NF: You taught English as a Second Language. How did you choose that career (or how did it choose you)?
BL: In college, I was an English major, and in graduate school, I added linguistics to my studies. I was fascinated with how authors used language to shape their themes. I enjoyed doing structural analyses of texts. Also, I was a teaching assistant in the University of Missouri-Columbia English Department. I was often asked to teach courses with special focuses, like women’s studies. Because I was among a minority of students studying linguistics, I was given the sections of composition for international students. Doing that, I made connections that led me to be hired part-time at the new Intensive English Program. Eventually, I was hired full-time and stayed with the program until I retired. It was a challenging and rewarding career.
NF: What is the story behind you taking over as editor of MasticadoresUSA?
BL: That was a huge surprise which I almost turned down, feeling unqualified. But I just love this position. Again, connections led me to it. While I was finishing up my book, I met my publisher through Gabriela Marie Milton, whom I often visited with on Twitter and WordPress, as I love her poetry. Gabriela was working on the anthology, “Wounds I Healed: The Poetry of Strong Women,” and Ingrid Wilson’s company EIF-Experiments in Fiction was going to publish the anthology. Gabriela asked the contributors to the anthology to help promote the book, so I wrote to Ingrid Wilson about helping out with that. I had already heard about Ingrid’s company and had a query letter written to her, but I felt timid. She was so approachable that I sent the letter and she accepted my book. Also, Gabriela and I had another connection through Victoria Onofrei, who has an award-winning poetry show called Victoria in Verse on Bloomsbury Radio in London. Gabriela and I were invited to read poems on Victoria’s memorial show about Queen Elizabeth. Meanwhile, Gabriela was busy at work building her new publishing company. Once it was ready to launch, she wrote to me offering the position of Editor for MasticadoresUSA, and I accepted. I had some things published in MasticadoresUSAand never expected that one day I would be editing for it.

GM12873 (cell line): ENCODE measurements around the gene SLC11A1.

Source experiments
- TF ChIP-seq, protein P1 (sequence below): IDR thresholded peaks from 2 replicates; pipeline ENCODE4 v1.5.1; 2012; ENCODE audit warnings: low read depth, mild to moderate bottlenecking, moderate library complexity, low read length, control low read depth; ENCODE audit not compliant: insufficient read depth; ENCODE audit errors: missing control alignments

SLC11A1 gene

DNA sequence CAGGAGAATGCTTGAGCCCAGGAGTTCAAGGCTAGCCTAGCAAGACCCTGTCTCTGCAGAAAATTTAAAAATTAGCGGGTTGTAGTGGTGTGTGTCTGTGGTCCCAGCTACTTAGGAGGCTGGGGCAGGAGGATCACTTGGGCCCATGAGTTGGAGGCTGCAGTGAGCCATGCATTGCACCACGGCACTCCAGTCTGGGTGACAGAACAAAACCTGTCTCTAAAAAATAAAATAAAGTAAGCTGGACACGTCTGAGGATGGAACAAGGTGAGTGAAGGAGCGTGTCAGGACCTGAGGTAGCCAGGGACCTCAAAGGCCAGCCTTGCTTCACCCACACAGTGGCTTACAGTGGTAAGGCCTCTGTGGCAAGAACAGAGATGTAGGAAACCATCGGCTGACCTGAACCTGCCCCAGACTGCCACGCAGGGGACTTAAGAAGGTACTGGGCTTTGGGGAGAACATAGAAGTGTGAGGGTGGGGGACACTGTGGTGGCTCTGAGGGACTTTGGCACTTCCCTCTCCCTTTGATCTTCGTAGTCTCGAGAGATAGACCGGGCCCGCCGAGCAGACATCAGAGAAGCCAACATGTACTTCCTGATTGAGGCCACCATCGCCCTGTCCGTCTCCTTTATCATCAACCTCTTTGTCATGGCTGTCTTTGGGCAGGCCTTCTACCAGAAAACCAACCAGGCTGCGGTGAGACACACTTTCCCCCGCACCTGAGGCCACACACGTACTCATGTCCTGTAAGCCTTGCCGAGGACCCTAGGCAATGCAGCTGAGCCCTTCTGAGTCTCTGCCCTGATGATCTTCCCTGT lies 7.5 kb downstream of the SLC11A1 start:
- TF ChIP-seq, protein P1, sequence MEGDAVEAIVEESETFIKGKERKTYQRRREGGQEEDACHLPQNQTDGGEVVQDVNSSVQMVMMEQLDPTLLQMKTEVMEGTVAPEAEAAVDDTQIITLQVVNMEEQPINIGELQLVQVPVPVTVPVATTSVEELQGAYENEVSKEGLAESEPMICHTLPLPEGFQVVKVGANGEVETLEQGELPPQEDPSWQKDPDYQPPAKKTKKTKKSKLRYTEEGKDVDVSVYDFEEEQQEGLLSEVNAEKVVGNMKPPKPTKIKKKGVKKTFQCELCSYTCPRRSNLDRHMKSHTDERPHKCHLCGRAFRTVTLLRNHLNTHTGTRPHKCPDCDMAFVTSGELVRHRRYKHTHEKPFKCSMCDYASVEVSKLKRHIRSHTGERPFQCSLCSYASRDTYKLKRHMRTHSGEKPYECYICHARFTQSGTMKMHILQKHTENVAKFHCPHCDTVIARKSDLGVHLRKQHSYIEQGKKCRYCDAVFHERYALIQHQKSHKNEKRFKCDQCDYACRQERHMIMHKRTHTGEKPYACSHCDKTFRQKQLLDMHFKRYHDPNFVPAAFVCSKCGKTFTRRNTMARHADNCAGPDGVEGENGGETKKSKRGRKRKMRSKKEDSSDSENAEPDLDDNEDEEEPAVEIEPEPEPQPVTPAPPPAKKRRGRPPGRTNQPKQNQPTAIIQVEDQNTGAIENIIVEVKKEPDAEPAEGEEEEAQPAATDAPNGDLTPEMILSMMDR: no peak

NF: What did you do to boost MasticadoresUSA to 50,000 hits?